An Illinois appellate court Monday threw former White House chief of staff Rahm Emanuel off the ballot for Chicago mayor because he didn't live in the city in the year before the election.
The decision cast doubt over Emanuel's candidacy just a month before the election. He had been considered the front-runner and had raised more money than any other candidate.
The court voted, 2-1, to overturn a lower-court ruling that would have kept his name on the Feb. 22 ballot.
Emanuel's lawyers quickly sought help from the Illinois Supreme Court, asking the justices to stop the appellate ruling and to hear an appeal as soon as possible. But time was running short, since the Chicago Board of Elections planned to begin printing ballots without Emanuel's name within days.
Early voting is to begin Jan. 31.
"I have no doubt that we will in the end prevail at this effort. This is just one turn in the road," Emanuel said, adding that the "people of the city of Chicago deserve the right to make the decision on who they want to be their next mayor."
Those challenging Emanuel's candidacy have argued that the Democrat does not meet the one-year residency requirement because he rented out his Chicago home and moved his family to Washington to work for President Obama for nearly two years.
Emanuel has said he always intended to return to Chicago and was living in Washington at the request of the president.
The former chief of staff is one of several candidates vying to replace Chicago Mayor Richard M. Daley, who did not seek a seventh term. Emanuel moved back to Chicago in October after he quit working for Obama to campaign full time.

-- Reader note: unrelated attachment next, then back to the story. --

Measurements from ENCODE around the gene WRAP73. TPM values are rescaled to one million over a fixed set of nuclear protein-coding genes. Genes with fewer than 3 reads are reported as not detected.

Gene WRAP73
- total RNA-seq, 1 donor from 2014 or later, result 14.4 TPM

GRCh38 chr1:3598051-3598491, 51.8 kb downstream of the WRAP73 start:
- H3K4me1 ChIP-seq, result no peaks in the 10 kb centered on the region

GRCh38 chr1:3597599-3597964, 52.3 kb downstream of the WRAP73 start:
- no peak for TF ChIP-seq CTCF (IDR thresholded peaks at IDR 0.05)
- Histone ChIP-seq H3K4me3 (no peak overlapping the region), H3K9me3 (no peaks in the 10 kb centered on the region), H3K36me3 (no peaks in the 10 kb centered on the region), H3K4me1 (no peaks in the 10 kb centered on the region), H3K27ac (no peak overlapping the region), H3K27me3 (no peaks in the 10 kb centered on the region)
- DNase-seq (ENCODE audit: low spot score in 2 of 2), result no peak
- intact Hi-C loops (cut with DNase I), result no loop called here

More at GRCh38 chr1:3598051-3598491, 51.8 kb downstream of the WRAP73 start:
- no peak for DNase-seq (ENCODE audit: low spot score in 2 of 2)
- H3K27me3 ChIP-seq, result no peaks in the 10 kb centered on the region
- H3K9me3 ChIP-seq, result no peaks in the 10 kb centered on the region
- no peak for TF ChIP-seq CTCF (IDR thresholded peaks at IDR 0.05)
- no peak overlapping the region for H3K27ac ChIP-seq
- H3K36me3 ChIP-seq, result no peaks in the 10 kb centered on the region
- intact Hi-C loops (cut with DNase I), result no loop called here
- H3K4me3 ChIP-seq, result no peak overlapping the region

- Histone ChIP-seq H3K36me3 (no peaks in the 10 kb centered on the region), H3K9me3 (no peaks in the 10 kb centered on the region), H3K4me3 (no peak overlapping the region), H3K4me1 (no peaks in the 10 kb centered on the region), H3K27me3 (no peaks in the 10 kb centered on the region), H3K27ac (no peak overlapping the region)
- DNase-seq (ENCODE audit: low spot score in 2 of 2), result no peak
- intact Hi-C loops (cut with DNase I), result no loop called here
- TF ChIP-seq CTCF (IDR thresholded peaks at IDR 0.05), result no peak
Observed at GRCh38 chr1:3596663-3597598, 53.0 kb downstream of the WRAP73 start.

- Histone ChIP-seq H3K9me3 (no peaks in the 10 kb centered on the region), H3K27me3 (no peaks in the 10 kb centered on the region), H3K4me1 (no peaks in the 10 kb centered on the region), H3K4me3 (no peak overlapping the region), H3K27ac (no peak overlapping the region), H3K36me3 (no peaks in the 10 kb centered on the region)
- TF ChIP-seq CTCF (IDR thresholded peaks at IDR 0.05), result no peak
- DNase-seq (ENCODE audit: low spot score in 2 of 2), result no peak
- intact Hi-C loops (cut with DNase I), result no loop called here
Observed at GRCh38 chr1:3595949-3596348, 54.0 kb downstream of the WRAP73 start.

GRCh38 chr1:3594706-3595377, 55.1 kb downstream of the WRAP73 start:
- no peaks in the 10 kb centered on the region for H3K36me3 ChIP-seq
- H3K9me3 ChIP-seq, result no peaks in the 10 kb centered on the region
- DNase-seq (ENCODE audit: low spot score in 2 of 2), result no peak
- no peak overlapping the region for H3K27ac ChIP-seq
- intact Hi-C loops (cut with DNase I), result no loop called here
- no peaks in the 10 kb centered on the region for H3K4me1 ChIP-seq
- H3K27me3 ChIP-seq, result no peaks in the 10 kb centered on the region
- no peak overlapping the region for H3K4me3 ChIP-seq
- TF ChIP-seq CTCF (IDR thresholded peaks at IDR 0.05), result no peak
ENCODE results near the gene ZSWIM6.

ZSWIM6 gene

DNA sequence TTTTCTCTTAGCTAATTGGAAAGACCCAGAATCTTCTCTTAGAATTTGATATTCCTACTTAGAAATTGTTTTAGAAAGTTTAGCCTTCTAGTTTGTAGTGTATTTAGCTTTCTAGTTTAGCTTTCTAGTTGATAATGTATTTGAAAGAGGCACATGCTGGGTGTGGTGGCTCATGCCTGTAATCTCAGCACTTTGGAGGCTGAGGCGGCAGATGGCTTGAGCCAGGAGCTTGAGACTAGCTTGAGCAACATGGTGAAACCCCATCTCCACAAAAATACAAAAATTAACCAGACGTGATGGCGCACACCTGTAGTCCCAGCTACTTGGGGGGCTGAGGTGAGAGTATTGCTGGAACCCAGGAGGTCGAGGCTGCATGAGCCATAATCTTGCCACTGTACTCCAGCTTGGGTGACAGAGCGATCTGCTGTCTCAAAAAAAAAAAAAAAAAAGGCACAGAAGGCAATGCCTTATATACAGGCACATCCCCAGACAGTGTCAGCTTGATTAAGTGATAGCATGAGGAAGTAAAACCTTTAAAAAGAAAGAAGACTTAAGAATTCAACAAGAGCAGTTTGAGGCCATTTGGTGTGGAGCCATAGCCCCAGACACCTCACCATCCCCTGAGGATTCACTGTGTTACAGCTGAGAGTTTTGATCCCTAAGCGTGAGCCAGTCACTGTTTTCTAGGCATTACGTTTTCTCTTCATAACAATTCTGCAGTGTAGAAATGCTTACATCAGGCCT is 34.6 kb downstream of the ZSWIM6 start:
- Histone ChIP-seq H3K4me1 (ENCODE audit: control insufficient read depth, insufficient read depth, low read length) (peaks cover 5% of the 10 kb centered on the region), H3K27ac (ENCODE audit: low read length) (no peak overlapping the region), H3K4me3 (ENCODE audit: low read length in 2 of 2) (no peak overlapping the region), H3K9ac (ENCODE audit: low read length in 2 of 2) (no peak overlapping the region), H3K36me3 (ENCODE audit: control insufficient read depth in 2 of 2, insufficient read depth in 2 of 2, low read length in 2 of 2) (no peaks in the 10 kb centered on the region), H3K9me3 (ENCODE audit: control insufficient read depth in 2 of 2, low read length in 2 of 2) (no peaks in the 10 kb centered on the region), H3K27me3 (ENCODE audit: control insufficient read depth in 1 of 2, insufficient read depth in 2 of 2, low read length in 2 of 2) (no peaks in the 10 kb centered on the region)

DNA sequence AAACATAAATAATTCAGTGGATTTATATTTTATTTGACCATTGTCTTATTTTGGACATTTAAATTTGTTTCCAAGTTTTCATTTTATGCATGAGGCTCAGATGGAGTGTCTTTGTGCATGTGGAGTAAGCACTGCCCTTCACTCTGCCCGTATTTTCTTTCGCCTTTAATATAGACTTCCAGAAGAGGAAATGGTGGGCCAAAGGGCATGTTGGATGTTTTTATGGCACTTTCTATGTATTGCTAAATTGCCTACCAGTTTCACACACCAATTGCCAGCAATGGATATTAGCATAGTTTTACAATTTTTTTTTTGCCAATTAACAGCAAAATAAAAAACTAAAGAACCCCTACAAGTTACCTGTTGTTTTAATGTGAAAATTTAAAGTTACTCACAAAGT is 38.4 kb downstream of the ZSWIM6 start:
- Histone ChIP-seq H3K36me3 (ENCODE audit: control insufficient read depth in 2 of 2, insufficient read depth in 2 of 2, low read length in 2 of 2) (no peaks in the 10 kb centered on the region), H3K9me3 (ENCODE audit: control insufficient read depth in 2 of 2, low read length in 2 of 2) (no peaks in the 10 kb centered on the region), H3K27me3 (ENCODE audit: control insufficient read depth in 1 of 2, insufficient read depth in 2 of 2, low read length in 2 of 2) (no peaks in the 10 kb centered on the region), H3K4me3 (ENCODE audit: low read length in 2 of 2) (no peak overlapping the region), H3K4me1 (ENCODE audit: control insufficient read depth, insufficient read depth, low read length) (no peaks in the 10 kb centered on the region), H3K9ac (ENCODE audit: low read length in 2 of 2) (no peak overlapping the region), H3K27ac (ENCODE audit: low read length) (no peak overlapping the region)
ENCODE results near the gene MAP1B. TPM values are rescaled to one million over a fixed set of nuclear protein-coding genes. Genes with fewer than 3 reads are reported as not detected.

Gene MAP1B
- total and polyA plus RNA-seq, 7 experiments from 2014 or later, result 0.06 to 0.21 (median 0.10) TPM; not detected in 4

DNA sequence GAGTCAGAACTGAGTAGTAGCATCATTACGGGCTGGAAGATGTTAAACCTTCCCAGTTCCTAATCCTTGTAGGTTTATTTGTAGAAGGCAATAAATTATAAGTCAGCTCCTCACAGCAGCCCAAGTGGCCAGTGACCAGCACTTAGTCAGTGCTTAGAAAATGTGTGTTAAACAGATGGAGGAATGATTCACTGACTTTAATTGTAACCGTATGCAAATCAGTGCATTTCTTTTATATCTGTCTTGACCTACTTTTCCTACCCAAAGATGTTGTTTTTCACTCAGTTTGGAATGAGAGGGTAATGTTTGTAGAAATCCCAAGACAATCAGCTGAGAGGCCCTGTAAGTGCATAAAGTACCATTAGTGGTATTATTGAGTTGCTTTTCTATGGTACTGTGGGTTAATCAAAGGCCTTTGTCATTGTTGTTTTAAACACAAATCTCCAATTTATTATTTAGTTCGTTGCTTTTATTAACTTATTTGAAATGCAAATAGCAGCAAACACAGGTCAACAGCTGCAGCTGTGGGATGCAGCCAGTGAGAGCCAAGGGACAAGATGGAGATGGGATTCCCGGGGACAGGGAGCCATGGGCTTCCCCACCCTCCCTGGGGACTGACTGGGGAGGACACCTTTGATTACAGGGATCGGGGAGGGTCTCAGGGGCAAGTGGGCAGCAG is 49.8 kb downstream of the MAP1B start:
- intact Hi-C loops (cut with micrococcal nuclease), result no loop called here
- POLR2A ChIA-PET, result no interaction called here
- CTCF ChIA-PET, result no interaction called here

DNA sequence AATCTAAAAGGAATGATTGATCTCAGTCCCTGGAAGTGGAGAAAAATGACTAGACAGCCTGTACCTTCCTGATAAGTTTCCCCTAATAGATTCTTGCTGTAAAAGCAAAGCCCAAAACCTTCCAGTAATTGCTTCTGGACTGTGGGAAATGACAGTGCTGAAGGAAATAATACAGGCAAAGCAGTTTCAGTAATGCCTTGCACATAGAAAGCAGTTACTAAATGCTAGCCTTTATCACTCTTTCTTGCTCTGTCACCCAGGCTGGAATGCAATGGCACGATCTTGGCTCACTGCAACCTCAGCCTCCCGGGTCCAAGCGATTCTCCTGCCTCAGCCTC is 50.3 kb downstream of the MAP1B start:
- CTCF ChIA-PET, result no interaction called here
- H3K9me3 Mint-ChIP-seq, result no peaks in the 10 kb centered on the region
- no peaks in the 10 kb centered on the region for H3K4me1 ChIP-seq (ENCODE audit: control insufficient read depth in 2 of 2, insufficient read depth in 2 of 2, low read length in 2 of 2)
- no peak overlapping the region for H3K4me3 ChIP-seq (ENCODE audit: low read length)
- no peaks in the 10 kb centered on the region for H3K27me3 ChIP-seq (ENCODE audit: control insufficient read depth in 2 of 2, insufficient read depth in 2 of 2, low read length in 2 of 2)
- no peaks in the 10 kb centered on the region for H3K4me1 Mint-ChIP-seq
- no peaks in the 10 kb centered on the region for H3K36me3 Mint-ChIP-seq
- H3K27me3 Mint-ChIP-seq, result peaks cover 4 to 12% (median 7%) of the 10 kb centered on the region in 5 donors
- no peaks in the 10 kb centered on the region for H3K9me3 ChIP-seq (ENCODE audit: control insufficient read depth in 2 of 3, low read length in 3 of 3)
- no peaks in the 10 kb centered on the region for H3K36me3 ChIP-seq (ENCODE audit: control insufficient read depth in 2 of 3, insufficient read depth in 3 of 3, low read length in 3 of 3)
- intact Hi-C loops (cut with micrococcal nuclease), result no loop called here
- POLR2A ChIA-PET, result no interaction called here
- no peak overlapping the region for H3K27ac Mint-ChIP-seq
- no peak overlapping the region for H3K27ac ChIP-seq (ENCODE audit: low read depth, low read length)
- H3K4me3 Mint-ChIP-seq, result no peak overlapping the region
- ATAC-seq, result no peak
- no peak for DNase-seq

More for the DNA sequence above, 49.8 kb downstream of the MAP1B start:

Before Monday's ruling, attorney Burt Odelson, who represents two voters objecting to Emanuel's candidacy, had little luck trying to keep Emanuel off the ballot.
The Chicago Board of Election Commissioners and a Cook County judge have both ruled in favor of Emanuel, a former congressman, saying he didn't abandon his Chicago residency when he went to work at the White House.
Odelson had said he planned to take the challenge to the State Supreme Court, if necessary.
"Have I stood down at all? No, I've been confident all along because that's the law," he said.
The three main other candidates running -- former Sen. Carol Moseley Braun, former Schools President Gery Chico and City Clerk Miguel del Valle -- have been calling Emanuel an outsider who doesn't know Chicago.
Emanuel appeared to have gotten a big boost last week when his campaign announced that he has raised more than $10 million and was endorsed by former President Bill Clinton during an event in Chicago.